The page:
Editor's Choice
Symphony of Play

Ollie Barder | 24 Nov 2009 12:23
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Most narratives in film and literature aren't embedded with complex logic on how their audiences must parse them. For instance, virtually all films expect viewers to watch from start to finish - while the scriptwriting and post-production editing is by no means straightforward, the viewers' path through the story is fixed. In short, the viewer doesn't perform the story; they experience it vicariously. But as much as recent games have tried to tell stories with the emotional trajectory of Hollywood action movies, the way they require players' active participation to move the story forward creates an entirely different experience.


The fact that games like Guitar Hero and Rock Band emulate musical performance so convincingly, though in a technically toned-down manner, is not a bizarre coincidence. The "rules" of musical performance are fundamentally linked to the various scripting and coding languages used to build games. In that, reading the various commands in a game like Guitar Hero as they stream down the screen is effectively a simplified form of musical notation.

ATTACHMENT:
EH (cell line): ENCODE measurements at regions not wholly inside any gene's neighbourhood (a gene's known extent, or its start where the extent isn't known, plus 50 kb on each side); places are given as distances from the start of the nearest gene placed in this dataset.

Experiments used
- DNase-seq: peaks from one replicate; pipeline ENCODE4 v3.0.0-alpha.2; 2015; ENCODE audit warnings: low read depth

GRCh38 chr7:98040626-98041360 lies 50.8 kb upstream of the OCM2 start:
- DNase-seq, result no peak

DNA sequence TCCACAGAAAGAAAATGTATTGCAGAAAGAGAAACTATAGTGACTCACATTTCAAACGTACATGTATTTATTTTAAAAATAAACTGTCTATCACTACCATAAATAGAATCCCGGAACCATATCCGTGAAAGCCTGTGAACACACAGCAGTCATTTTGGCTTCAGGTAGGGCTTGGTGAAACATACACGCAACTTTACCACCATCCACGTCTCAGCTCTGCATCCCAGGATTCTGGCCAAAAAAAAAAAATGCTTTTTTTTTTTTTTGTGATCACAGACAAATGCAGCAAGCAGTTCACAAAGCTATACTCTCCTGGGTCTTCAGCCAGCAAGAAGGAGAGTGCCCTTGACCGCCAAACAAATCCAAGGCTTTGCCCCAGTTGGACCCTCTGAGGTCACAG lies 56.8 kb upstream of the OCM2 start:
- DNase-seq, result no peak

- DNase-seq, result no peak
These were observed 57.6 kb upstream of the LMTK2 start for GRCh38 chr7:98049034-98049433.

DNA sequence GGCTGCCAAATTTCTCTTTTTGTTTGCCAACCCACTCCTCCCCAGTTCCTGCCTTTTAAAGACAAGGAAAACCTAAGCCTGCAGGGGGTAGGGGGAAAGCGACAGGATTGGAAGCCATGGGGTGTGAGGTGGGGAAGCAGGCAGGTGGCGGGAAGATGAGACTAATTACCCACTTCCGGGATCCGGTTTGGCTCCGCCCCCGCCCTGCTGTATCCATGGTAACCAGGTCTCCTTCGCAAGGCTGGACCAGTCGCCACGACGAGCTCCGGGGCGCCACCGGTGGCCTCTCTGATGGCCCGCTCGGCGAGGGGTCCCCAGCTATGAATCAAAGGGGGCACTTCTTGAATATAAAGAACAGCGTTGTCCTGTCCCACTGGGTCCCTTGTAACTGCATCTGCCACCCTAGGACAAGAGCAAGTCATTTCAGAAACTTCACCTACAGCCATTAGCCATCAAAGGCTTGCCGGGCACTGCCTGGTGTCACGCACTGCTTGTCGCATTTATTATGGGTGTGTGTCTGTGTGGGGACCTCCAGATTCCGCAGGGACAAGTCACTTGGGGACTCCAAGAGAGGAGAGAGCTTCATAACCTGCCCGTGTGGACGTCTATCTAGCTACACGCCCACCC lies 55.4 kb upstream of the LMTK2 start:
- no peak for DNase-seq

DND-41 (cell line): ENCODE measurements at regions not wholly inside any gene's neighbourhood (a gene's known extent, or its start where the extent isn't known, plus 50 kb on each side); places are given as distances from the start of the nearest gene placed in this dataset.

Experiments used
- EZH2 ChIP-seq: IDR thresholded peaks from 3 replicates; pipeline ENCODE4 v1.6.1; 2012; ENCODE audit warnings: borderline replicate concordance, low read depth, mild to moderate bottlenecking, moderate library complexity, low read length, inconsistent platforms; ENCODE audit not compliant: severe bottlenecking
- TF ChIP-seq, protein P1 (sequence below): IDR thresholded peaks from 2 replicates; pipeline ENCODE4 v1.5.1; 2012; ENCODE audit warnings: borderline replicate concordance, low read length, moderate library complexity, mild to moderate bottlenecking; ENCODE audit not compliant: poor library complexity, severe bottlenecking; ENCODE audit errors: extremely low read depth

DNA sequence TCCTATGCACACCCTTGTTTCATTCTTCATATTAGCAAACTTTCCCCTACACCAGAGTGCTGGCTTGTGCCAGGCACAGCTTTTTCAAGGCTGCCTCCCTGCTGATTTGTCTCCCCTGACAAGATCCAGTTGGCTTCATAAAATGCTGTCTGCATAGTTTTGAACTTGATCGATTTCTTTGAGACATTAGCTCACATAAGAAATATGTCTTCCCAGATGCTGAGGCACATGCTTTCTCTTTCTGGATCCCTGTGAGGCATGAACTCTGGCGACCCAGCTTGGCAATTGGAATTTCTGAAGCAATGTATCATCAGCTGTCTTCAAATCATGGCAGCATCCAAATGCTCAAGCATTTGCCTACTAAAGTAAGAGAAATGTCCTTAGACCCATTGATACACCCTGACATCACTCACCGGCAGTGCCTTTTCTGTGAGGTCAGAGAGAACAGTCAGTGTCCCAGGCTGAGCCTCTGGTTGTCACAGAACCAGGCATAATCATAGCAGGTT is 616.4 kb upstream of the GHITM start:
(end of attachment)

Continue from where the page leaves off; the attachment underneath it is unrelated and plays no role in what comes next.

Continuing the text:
So when players level criticism at the jarring effect of "cinematic" cut scenes that wrench the game from the player's hands, their reasoning is ultimately quite sound. These narrative devices are actually foreign bodies that don't fit neatly into the experience of play. Despite their best attempts, they're almost always less effective at communicating the intended mood or atmosphere than via the act of playing the games themselves.

This is often why film critics direct their ire at gaming: The critical tools at their disposal are only applicable to the passive experience of narrative. As such, they're responding to the disjointed and decidedly modular approach that many games take toward storytelling - clear a room of enemies, watch a cut scene, wash, rinse and repeat. In other words, they object to the way games try halfheartedly to be movies. Unfortunately, despite the plainly obvious criticism that this approach doesn't work, games still try to use it.

The major issue is that in order to tell a fixed narrative, the underlying gaming logic has to be reined in so as not to interfere with the plot. This normally means that the structure of a game will be standardized, either in terms of base ruleset or by its overall structure. The above "clear room of enemies" example is notable, as its very shorthand denotes an unfortunate commonality currently seen in gaming.

You wouldn't interrupt a tone poem with spoken word segments to tell the story; you'd use the vast array of musical tools to do that seamlessly instead. Equally, games should look to their own compositional toolset and build a narrative around the techniques that have already defined the medium.

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